Investing In Your Team: Driving Professional Development

Professional development is one of those things that we all say we want from an employer, but few companies seem to actually deliver. For marketers, in particular, staying ahead of the curve by honing your professional skill set is critical, as the media and cultural landscapes are constantly evolving, and “best practices” are never static.

But even for the best managers, making the time for professional development can feel like a daunting challenge. At best, it feels amorphous and uncertain. And at worst, it can feel like you’re in over your head and forced to make promises you might not be able to keep.

Professional development shouldn’t just be about money and titles. Great professional development is all about understanding an employee’s ambitions and crafting a plan together that helps them work toward that goal. It’s also an essential step in ensuring wider success across the business and establishing a team that will succeed in the long term, as employees with professional development opportunities are 34% more likely to stay at their jobs than those without.

So how can you structure these conversations to be mutually beneficial for both you and your team?

Plan ahead, and get out of the office.

Trying to tackle professional development topics during a regularly scheduled one-to-one meeting seldom works because it’s all too easy to get sucked into day-to-day tasks instead of talking about the real meat of the conversation. That’s why it’s helpful to schedule separate times for professional development apart from your regular meetings. This dedicated time provides an opportunity for you and your employee to develop an open-door relationship around career-path conversations. I recommend doing this about once per quarter, depending on the size of your team.

It’s also useful to get out of the office for these discussions. If it’s a nice day out, take a walk outside or grab a seat in a nearby park. Or even grab a coffee somewhere in the neighborhood. It seems like a small thing, but conversation flows so much more openly when you’re not in a conference room in the office. The change of scenery can inspire candor and openness that’s not always easy to achieve elsewhere in order to continue to build trust in the working relationship.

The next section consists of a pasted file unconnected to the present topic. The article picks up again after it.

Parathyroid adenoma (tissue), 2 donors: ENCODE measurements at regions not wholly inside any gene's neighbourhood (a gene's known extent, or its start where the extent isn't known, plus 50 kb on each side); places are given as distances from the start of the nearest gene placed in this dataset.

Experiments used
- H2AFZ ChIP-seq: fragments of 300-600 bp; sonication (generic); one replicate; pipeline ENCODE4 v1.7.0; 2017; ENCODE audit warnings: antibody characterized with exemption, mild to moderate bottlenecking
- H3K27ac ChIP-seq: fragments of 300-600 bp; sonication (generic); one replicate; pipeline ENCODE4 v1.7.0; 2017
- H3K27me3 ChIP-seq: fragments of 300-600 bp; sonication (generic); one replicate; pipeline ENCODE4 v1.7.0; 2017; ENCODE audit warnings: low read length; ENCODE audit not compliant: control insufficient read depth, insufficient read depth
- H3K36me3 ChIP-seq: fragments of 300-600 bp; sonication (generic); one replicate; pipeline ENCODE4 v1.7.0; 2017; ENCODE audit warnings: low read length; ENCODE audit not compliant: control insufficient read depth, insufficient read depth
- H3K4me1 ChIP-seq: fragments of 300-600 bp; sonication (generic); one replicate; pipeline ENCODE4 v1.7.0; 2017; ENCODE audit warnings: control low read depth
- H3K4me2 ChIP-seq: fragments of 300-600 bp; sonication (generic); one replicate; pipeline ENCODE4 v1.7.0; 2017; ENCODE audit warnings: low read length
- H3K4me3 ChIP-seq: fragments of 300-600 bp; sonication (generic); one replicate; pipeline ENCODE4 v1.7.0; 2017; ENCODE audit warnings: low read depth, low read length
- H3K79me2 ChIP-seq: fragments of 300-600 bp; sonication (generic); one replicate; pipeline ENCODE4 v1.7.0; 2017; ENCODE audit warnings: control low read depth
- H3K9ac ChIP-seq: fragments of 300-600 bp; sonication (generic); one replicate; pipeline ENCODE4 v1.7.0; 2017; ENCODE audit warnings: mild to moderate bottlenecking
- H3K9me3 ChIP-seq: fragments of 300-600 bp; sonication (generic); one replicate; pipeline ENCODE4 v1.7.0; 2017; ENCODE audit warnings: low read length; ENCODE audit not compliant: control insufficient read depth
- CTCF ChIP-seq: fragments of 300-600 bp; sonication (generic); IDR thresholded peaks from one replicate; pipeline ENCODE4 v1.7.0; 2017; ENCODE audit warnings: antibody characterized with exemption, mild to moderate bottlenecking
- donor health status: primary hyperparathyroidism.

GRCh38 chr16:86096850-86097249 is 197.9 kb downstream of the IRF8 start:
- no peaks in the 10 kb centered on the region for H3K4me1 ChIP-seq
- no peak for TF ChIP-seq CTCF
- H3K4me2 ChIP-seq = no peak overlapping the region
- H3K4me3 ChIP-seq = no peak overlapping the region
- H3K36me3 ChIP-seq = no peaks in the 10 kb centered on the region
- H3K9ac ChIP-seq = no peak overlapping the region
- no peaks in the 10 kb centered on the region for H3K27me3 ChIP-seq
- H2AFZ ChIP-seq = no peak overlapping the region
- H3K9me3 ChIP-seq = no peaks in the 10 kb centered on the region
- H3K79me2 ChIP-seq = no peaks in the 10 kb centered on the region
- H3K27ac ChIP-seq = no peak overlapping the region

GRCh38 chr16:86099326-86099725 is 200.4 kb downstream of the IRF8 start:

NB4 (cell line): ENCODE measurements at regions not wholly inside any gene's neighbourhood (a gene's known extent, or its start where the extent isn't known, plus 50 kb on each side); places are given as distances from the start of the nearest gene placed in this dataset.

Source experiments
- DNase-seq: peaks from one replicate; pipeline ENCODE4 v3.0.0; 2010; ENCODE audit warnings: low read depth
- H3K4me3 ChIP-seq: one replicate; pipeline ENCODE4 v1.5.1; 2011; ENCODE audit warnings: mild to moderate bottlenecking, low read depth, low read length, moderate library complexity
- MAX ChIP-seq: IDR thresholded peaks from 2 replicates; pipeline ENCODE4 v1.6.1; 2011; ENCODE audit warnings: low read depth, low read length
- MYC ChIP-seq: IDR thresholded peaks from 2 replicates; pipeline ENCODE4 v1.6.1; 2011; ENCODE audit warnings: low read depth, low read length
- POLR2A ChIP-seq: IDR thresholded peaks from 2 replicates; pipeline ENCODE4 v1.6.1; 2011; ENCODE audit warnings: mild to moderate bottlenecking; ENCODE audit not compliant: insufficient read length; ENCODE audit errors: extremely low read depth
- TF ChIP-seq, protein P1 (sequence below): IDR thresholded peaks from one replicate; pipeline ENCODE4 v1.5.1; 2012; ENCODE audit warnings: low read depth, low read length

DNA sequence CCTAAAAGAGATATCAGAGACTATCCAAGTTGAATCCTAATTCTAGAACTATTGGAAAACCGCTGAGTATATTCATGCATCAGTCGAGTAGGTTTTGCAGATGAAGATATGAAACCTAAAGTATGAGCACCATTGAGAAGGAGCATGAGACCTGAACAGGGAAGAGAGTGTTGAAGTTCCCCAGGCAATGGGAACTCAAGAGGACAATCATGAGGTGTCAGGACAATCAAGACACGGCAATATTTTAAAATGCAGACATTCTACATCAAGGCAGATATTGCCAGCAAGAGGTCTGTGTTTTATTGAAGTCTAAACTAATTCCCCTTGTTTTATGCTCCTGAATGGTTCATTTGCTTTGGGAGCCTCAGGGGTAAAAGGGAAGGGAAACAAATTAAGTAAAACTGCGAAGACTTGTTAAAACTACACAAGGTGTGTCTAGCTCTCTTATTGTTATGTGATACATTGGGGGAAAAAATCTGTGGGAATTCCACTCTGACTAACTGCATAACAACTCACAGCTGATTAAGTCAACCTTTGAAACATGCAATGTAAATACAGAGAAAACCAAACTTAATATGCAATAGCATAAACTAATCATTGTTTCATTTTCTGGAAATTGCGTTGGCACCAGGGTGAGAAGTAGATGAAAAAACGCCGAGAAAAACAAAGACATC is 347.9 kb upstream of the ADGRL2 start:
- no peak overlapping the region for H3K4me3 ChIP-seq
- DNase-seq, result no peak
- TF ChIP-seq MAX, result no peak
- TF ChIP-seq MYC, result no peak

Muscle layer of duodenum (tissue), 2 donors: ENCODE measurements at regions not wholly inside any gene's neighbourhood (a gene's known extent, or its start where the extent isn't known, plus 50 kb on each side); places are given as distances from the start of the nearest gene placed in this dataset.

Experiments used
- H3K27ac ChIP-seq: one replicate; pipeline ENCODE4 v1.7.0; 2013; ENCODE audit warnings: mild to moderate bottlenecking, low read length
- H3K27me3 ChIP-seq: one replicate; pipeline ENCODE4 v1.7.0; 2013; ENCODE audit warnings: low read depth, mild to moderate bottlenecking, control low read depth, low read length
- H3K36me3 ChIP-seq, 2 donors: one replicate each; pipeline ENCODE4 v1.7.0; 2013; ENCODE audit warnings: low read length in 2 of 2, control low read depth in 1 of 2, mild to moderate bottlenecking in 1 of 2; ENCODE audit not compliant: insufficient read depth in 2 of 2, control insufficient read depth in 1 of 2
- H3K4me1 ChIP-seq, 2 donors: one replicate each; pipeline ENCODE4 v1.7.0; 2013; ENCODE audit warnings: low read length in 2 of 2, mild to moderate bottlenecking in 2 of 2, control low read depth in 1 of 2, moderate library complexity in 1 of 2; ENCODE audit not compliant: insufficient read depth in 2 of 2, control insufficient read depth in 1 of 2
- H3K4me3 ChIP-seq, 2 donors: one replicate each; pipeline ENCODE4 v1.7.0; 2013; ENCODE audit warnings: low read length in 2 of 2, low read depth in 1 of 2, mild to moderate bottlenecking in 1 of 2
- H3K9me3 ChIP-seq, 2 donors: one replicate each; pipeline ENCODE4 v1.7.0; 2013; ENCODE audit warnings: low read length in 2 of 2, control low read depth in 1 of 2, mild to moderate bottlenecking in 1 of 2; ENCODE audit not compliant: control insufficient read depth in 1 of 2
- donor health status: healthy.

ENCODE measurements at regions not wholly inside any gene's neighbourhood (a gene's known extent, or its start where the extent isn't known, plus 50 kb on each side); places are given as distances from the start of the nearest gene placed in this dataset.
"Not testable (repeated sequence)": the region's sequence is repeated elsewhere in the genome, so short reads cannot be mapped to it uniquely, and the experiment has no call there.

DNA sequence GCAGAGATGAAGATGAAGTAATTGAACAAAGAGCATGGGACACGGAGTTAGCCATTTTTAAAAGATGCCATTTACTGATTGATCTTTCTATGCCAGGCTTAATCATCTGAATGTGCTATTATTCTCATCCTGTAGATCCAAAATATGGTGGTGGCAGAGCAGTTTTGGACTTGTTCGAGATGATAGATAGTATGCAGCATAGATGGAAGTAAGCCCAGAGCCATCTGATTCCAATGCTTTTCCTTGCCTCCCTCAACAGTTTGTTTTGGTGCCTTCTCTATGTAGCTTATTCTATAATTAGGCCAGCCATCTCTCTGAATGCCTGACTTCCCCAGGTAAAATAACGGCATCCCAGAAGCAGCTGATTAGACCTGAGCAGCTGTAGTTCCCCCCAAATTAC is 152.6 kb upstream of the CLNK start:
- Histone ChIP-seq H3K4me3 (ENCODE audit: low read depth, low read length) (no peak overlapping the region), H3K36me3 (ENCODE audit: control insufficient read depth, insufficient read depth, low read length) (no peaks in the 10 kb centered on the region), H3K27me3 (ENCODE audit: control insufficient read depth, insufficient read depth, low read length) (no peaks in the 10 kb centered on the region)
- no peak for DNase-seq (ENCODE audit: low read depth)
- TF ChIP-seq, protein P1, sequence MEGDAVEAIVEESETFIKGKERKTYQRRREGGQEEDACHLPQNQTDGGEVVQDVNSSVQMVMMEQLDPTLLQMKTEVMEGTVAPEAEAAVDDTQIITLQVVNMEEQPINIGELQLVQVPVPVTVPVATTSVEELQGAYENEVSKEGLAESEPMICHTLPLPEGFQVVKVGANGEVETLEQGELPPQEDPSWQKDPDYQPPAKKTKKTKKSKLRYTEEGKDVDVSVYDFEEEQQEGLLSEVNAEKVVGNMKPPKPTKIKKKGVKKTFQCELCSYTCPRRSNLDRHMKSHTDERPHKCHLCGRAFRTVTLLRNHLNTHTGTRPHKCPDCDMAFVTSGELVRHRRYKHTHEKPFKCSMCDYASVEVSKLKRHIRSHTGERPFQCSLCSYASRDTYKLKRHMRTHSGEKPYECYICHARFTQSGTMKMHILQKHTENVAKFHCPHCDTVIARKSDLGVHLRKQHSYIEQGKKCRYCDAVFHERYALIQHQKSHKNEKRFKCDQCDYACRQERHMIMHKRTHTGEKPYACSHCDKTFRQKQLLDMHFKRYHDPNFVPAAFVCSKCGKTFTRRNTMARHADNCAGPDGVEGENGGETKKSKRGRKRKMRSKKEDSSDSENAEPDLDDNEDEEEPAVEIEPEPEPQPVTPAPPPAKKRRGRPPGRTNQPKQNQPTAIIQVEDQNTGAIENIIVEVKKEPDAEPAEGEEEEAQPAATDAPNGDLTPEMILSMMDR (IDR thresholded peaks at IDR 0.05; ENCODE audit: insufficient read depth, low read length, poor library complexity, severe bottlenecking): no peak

Ask questions, and then really listen to the answers.

A good professional development conversation should involve managers listening more than speaking. This should really be the employee’s time to share with you what’s on their mind. Not all employees will immediately open up, so here are some questions you can use to get the ball rolling:

• What do you like most about your current role?

• What are some skills that you’d like to improve on?

• What do you see as the next career step for yourself?

• What’s most frustrating about your current role?

• What would make you better at your job?

Aim to deliver actionable feedback.

It’s only natural in these conversations for employees to ask about what it will take to move up to the next level and when they’ll get there. After all, everyone wants to know what the path forward looks like. Instead of driving toward specific dates, which tend to be arbitrary, it’s more effective to focus the conversation around the skills, competencies or behaviors that the employee needs to demonstrate in order to advance their position.